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OFF LIMITS

Duty and the beast: Establishing a herd of buffalo out by Denver International Airport remains a top priority for the city (see story this page). But the animals themselves might have a beef with that.

Buffalo are sensitive to noise, says Southwestern food expert Sam Arnold, and loud sounds can have a particularly adverse effect on male animals. Specifically, the rush of planes could prevent them from getting fully into the breeding process--which would wreak havoc with a species that's taken a long time to bounce back from near-extinction (a recovery further hampered by the fact that cows can pop out only one offspring per year).

And Arnold knows his buffalo breeding apparatus: At The Fort restaurant, he sells purses made out of buffalo scrotums, and he bestows a petrified buffalo penis upon unsuspecting diners celebrating birthdays (it looks like a yard-long walking cane). Other outfits offer a full line of accessories for bison themselves, including ear plugs, but Arnold says plugs wouldn't be an ideal solution for animals buffaloed by airport noise. (Arnold, by the way, thinks he has the ideal solution for DIA's predecessor: Turn Stapleton into a prison.)

But Will McFarlane, a buffalo rancher and Denver Buffalo Company restaurateur who's talked with the city about its proposal for a herd at DIA, thinks that aircraft sounds won't pose a problem. "The noise is so far up, it won't bother them," he says.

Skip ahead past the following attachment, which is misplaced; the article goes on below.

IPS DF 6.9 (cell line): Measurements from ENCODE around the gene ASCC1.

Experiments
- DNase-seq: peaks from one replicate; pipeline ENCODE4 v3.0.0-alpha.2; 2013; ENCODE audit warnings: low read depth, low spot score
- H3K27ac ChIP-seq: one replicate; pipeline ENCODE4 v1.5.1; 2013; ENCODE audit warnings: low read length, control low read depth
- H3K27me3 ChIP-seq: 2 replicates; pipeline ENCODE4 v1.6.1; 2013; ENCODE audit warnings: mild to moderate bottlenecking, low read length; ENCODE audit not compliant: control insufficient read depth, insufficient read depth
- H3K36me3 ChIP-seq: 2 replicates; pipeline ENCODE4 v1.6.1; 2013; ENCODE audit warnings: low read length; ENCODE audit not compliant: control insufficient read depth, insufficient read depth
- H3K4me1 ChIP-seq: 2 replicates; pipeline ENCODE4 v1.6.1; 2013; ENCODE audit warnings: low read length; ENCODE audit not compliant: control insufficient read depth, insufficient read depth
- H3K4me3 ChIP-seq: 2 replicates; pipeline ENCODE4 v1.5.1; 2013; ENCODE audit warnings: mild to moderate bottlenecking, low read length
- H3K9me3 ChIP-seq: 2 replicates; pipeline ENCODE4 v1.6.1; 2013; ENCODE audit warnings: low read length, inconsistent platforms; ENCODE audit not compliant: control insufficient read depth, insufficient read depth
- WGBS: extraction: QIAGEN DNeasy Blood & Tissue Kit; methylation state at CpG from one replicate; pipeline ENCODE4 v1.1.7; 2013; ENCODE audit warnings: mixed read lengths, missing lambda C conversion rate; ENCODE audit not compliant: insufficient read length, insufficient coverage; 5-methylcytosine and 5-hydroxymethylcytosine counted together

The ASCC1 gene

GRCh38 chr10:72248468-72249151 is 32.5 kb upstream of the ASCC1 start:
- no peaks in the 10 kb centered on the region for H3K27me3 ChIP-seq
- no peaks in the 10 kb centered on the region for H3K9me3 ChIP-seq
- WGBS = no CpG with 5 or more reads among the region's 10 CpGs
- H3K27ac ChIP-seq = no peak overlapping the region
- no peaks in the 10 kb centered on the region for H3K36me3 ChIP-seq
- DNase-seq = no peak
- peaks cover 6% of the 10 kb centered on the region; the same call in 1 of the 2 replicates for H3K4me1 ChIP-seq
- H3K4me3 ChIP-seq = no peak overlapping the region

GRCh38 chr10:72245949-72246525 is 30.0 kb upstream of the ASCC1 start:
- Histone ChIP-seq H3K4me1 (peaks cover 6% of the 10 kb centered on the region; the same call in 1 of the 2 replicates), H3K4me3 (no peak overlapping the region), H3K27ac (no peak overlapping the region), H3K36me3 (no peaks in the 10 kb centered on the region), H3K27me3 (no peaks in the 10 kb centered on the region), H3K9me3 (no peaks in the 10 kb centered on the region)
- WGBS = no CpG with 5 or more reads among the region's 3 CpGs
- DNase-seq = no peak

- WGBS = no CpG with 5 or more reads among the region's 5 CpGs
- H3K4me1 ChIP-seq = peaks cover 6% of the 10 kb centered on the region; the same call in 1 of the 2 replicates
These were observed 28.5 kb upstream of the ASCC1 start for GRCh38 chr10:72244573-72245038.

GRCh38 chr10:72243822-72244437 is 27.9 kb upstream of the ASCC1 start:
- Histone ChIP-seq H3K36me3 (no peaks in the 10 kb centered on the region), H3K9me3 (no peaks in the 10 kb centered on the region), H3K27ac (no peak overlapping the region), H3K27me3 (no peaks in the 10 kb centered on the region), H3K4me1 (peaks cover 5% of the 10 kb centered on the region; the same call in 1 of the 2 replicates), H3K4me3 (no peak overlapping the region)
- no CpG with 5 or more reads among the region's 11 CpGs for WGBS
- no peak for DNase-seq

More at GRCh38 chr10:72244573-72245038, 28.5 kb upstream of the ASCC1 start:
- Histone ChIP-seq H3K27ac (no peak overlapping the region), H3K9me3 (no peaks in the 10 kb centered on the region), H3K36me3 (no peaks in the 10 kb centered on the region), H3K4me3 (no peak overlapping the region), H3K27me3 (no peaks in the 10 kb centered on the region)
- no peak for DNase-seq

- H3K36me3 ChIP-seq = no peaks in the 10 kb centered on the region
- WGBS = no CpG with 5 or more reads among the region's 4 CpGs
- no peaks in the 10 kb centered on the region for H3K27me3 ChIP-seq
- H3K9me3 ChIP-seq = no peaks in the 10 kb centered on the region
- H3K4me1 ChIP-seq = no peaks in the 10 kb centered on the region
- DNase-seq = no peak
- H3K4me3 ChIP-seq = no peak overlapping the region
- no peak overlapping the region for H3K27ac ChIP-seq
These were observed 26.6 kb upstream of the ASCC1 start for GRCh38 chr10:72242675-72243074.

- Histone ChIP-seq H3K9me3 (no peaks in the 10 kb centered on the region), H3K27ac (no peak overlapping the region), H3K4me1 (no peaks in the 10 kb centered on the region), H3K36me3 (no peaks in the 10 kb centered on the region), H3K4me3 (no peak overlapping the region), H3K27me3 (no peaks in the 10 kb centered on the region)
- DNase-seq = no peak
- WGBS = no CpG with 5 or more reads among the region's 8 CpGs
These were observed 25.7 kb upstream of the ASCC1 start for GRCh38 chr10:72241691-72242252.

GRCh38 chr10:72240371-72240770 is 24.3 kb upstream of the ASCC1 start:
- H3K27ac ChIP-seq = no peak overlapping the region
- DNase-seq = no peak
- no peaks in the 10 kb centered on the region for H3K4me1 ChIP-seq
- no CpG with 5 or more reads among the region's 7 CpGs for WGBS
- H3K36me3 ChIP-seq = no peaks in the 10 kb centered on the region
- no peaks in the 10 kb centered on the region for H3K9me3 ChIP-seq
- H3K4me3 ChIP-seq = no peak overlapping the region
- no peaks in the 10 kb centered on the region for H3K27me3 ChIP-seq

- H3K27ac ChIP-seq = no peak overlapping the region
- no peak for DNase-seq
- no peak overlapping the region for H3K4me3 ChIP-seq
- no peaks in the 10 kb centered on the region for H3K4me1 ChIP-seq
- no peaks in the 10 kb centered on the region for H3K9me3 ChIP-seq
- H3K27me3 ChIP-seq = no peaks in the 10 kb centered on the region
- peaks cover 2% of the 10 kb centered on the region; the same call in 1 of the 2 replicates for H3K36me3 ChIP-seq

Try telling that to all DIA's complaining Adams County neighbors.

Herd journalism: It wasn't bison that caught the NBC peacock's eye last week, when the network's nightly news featured DIA in its "Fleecing of America" series. This time reporter Roger O'Neil was digging into Denver's breaking ground on a sixth runway, since the city has ten million federal dollars that it must either spend or surrender. DIA's original plans called for a half-dozen runways, but as the airport's price tag went up that number was scaled back to five--still more than enough, the city promised, to ensure that the $5 billion airport was an "all-weather facility."

Then all that weather hit October 22. "If we had a sixth runway," Denver officials pronounced, those delays could have been avoided--and the city started digging, despite the fact that finishing the runway will cost another $60 million. "We're not sure" where the money will come from, aviation director Jim DeLong admitted to O'Neil. The airlines are balking at increased costs, and Congress has already said the well is dry.

Say, wasn't it the runway to hell that was paved with good intentions?
This isn't the first time that O'Neil has given the city a few well-deserved digs. Back when the Broncos lost their third Super Bowl, his report on the city's humiliation noted that Denver had never been number one in anything other than air pollution. City boosters responded by pointing out that Denver had the world's largest Laundromat, as well as the nation's highest per capita vitamin consumption.

This Sunday, the New York Times added another laurel: Denver is tops in the country for library-card holders. Unfortunately, that fact led off a story about city and state officials' skirmish to stop the "Ultimate Fight"--still set for Saturday, but now slated for Mammoth Gardens instead of the Denver Coliseum.

That compromise is hardly a knockout, however: Mammoth Gardens has received so many subsidies from the city, it might as well be a public facility.

 
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